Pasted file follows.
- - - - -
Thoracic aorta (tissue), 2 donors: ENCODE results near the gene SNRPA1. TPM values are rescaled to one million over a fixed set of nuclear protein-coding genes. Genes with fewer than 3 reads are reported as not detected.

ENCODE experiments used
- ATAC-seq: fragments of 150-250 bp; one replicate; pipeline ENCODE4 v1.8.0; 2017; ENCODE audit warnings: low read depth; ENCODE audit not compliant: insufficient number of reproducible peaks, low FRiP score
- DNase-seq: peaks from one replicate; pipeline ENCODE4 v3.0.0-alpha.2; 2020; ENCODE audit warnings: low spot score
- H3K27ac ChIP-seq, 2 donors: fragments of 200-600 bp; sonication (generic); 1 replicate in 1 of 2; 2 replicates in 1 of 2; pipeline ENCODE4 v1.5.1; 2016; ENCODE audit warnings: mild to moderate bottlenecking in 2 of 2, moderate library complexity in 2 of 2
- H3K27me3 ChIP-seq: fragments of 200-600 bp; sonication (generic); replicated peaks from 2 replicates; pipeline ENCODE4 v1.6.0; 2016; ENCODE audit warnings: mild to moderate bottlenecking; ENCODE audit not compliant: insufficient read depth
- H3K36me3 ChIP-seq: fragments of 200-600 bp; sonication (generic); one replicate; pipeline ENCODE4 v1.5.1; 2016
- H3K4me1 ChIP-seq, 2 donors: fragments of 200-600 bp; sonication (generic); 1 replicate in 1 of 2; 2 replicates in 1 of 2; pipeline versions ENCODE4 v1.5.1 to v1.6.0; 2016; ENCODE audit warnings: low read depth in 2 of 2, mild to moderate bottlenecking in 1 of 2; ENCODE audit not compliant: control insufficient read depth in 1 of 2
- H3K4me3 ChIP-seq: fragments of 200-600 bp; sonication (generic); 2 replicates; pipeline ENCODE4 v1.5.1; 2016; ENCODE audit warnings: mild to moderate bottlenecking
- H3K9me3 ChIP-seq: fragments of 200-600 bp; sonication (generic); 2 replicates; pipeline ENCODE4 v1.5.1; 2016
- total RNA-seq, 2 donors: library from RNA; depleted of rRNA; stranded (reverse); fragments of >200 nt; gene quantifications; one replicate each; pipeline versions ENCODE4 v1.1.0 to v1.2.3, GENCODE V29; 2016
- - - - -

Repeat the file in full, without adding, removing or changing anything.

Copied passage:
Thoracic aorta (tissue), 2 donors: ENCODE results near the gene SNRPA1. TPM values are rescaled to one million over a fixed set of nuclear protein-coding genes. Genes with fewer than 3 reads are reported as not detected.

ENCODE experiments used
- ATAC-seq: fragments of 150-250 bp; one replicate; pipeline ENCODE4 v1.8.0; 2017; ENCODE audit warnings: low read depth; ENCODE audit not compliant: insufficient number of reproducible peaks, low FRiP score
- DNase-seq: peaks from one replicate; pipeline ENCODE4 v3.0.0-alpha.2; 2020; ENCODE audit warnings: low spot score
- H3K27ac ChIP-seq, 2 donors: fragments of 200-600 bp; sonication (generic); 1 replicate in 1 of 2; 2 replicates in 1 of 2; pipeline ENCODE4 v1.5.1; 2016; ENCODE audit warnings: mild to moderate bottlenecking in 2 of 2, moderate library complexity in 2 of 2
- H3K27me3 ChIP-seq: fragments of 200-600 bp; sonication (generic); replicated peaks from 2 replicates; pipeline ENCODE4 v1.6.0; 2016; ENCODE audit warnings: mild to moderate bottlenecking; ENCODE audit not compliant: insufficient read depth
- H3K36me3 ChIP-seq: fragments of 200-600 bp; sonication (generic); one replicate; pipeline ENCODE4 v1.5.1; 2016
- H3K4me1 ChIP-seq, 2 donors: fragments of 200-600 bp; sonication (generic); 1 replicate in 1 of 2; 2 replicates in 1 of 2; pipeline versions ENCODE4 v1.5.1 to v1.6.0; 2016; ENCODE audit warnings: low read depth in 2 of 2, mild to moderate bottlenecking in 1 of 2; ENCODE audit not compliant: control insufficient read depth in 1 of 2
- H3K4me3 ChIP-seq: fragments of 200-600 bp; sonication (generic); 2 replicates; pipeline ENCODE4 v1.5.1; 2016; ENCODE audit warnings: mild to moderate bottlenecking
- H3K9me3 ChIP-seq: fragments of 200-600 bp; sonication (generic); 2 replicates; pipeline ENCODE4 v1.5.1; 2016
- total RNA-seq, 2 donors: library from RNA; depleted of rRNA; stranded (reverse); fragments of >200 nt; gene quantifications; one replicate each; pipeline versions ENCODE4 v1.1.0 to v1.2.3, GENCODE V29; 2016